Republican U.S. Rep. Renee Ellmers’ congressional district includes Fort Bragg and many civilian defense workers and defense businesses that will be hard hit by across-the-board spending cuts. But Ellmers says that she’s getting support for her position that the cuts are necessary.
“The calls that we’re really getting are more people saying ‘Thank you for not giving in on this issue. We know it’s going to be painful, and we know we have communities that are going to be affected by this, but we feel very strongly that spending needs to be cut,’ ” Ellmers said in an interview Wednesday.
Earlier in the day, the House passed a “continuing resolution” that funds the government through September. The bill maintained the $85 billion in automatic spending cuts that went into effect Friday after Congress and the White House were unable to agree to an alternative. It also provided some additional spending and flexibility for the Defense Department.
The bill passed easily in the Republican-controlled House, 267-151, and Ellmers voted in favor of it.
Ellmers said the across-the-board cuts, also known as sequestration, were not the right way to cut federal spending.
“The issue here is, $85 billion is really just a small fraction” of needed spending cuts, Ellmers said. “It’s not going in and cutting a chunk of your budget. It’s just slowing the growth over time.”
Ellmers called it “an essential first step” toward a goal of balancing the budget in 10 years. She agreed with other Republicans who have called the automatic cuts a necessary evil.
Republicans and Democrats in Washington blame each other for intransigence on the budget.
“If they’re not going to come to the table, we still need to get those spending cuts,” Ellmers said. “And again, as painful as they are, they need to go into place. That’s why I stuck to my guns on it.”
Still, Ellmers said, the effects of the budget cuts will be felt in North Carolina, with the state’s large defense industry facing military spending reductions.
“It really affects us, the Fort Bragg and Fayetteville areas especially,” she said. “However, because that was proposed so long ago, they’ve been making adjustments in the event it went into effect.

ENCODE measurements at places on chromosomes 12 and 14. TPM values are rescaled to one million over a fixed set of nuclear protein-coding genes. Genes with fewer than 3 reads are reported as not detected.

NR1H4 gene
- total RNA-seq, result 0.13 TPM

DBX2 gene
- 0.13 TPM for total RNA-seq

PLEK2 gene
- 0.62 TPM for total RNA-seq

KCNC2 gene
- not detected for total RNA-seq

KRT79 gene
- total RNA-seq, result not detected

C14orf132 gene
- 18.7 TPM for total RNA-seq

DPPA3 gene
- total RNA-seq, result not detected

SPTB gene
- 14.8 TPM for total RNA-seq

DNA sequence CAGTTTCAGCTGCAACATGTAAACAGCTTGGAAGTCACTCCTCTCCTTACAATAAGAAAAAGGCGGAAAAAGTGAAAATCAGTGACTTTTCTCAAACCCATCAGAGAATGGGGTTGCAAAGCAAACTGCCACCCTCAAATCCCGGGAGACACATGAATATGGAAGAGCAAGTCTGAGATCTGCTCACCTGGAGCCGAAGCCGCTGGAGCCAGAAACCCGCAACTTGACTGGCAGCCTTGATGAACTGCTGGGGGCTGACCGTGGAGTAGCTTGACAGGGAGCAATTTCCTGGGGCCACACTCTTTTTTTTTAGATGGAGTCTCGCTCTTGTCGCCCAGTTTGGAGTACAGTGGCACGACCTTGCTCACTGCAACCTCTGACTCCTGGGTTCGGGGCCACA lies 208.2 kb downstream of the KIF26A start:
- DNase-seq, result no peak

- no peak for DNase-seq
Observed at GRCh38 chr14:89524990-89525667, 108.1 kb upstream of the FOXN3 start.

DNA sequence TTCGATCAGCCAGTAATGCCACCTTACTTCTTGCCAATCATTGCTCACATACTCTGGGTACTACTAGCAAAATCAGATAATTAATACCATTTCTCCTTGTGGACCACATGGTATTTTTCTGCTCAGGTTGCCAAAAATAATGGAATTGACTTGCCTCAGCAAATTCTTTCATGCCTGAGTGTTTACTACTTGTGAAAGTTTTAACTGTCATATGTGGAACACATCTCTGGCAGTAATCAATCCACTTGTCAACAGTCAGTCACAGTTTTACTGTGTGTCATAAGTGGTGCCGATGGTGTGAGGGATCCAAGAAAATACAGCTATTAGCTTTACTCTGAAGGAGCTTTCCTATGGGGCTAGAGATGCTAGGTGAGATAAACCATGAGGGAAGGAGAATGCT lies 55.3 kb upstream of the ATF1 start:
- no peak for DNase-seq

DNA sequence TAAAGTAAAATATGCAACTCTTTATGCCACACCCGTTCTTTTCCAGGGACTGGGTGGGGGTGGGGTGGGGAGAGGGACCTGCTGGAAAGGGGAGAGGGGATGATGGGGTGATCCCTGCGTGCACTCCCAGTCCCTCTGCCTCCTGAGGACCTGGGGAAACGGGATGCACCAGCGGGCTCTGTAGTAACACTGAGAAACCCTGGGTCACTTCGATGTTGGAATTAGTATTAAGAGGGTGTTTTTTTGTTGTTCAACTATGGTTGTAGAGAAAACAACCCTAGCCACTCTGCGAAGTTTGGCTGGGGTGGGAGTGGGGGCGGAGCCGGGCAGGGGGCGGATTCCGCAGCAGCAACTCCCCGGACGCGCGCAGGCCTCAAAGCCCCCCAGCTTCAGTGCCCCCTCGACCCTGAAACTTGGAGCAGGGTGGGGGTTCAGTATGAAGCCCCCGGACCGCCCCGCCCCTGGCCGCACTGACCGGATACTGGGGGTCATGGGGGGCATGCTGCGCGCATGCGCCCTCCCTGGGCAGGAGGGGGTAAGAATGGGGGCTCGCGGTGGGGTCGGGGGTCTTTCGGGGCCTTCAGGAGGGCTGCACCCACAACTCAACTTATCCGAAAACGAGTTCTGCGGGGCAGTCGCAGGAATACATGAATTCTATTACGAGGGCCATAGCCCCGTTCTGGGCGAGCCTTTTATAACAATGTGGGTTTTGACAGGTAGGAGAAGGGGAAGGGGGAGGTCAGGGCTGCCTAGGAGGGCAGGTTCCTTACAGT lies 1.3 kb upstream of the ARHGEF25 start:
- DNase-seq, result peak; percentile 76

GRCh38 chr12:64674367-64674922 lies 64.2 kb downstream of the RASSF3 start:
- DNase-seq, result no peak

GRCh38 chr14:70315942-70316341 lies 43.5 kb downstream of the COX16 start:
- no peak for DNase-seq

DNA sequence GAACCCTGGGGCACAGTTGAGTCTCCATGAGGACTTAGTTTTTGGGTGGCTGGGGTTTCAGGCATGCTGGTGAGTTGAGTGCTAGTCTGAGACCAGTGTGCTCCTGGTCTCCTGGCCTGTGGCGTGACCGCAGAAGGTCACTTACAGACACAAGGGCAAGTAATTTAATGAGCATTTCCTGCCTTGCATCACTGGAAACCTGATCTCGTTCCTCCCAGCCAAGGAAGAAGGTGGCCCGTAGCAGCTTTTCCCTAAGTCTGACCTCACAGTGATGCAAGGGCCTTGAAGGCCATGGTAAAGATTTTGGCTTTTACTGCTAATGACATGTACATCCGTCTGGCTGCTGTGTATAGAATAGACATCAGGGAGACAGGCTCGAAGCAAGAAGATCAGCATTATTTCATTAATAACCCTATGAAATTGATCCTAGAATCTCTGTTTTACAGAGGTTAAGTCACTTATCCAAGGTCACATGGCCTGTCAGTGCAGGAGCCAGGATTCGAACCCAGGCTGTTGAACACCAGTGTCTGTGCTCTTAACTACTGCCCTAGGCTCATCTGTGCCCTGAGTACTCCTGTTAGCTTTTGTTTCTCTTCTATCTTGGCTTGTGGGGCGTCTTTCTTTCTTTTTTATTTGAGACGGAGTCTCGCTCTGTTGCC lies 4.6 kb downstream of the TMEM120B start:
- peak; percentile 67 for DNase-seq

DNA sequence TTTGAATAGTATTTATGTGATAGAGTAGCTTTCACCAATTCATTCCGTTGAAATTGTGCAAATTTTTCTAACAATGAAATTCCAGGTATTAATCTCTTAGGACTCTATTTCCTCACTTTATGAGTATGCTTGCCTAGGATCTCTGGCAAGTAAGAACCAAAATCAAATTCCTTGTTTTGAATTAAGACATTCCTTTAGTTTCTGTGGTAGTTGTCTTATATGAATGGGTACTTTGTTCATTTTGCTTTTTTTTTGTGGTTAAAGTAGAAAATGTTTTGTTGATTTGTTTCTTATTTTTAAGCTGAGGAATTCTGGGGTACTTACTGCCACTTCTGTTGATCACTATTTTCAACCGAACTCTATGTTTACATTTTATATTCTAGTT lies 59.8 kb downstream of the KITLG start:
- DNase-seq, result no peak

“They understand that I stand for business. They understand I stand for efficiency. So they’re working along with us.”
Republicans prefer other spending cuts they selected last year. Ellmers said they could cut the $85 billion by cutting waste and inefficiency in the federal budget.
President Barack Obama and congressional Democrats want to reduce the deficit through both spending cuts and tax hikes. Republicans want to achieve the balance with spending reductions and no additional tax revenue.
Rep. David Price of Chapel Hill, a Democrat who represents the 4th district, argued that locking in the sequester cuts in the spending levels for the rest of the federal fiscal year was the wrong approach.
“Instead of avoiding sequestration with a balanced deficit reduction package, this CR (continuing resolution, or spending bill) will lock in these devastating cuts – impairing vital government functions, reducing the paychecks of thousands of American workers, and undermining our economic recovery, costing three-quarters of a million jobs according to the” Congressional Budget Office, Price said on the House floor.
The bill might give the military “marginally greater flexibility,” Price added, “but we are not sparing them from the sledgehammer of sequestration.”
Joy Thrash, executive director of the N.C. Defense Business Association, said the automatic cuts would have a direct impact on businesses because some stand to lose federal contracts. In addition, civilian workers at Fort Bragg and other military installations face furloughs of one day per week starting in April. They’ll have less money to spend, and other businesses will feel the impact, Thrash said.
Ellmers supports the military and businesses, as do the other members of the state’s congressional delegation, Thrash said.
Ellmers said it’s possible she’ll hear more complaints if the furloughs start to take effect.
“We will address that issue if it occurs,” she said.
Republican Rep. George Holding of Raleigh also voted for the sequester-level spending bill. Rep. Howard Coble, a Republican from Greensboro who’s been recovering at home after experiencing fainting spells, said in a statement he would have voted for the bill if he’d been in Washington.
Democratic Reps. Price and G.K. Butterfield of Wilson voted against it. Rep. Mike McIntyre, Democrat from Lumberton, did not vote.
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